http://wiki.apache.org/solr/DataImportHandlerFaq..

DIH documents, entities

After the declaration of <dataSource/> element(s) is the <document/> element. In turn, this element contains one or more <entity/> elements. In this sample configuration, we're only getting artists. However, if we wanted to have more than one type in the same index, then another could be added. The dataSource attribute references a correspondingly named element earlier. It is only necessary if there are multiple to choose from, but we've put it here explicitly anyway.

The main piece of an entity used with a JDBC data source is the query attribute, which is the SQL query to be evaluated. You'll notice that this query involves some sub-queries, which are made into arrays and then transformed into strings joined by spaces. The particular functions used to do these sorts of things are generally database specific. This is done to shoe-horn multi-valued data into a single row in the results. It may create a more complicated query, but it does mean that the database does all of the heavy lifting so that all of the data Solr needs for an artist is in the row. An alternative with DIH is to declare other entities within the entity. If you aren't using a database or if you wish to mix in another data source (even if it's of a different type), then you will be forced to do that. See the Solr DIH Wiki page for examples: http://wiki.apache.org/solr/DataImportHandler.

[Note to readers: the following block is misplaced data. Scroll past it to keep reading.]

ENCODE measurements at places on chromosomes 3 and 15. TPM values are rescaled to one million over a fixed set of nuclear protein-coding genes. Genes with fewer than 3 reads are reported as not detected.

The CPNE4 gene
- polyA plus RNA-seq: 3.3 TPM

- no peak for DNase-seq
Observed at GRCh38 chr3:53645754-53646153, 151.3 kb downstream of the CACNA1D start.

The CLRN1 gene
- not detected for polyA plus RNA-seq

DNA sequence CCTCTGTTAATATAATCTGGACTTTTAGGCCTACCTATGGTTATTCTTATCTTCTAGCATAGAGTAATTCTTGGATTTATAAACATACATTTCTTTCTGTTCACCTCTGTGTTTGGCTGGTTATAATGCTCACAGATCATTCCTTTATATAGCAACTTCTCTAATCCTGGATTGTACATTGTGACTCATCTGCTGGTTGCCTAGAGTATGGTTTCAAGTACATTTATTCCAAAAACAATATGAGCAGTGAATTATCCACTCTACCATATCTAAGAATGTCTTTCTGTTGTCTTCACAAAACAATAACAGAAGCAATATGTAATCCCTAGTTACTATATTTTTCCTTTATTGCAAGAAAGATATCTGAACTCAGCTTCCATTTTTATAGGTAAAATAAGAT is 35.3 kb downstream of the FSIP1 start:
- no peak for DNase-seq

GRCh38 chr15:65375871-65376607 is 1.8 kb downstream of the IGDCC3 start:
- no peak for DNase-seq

The DIH also supports a delta query, which is a query that selects time-stamped data with dates after the last queried date. This won't be covered here, but you can find more information at the previous URL.

DIH fields and transformers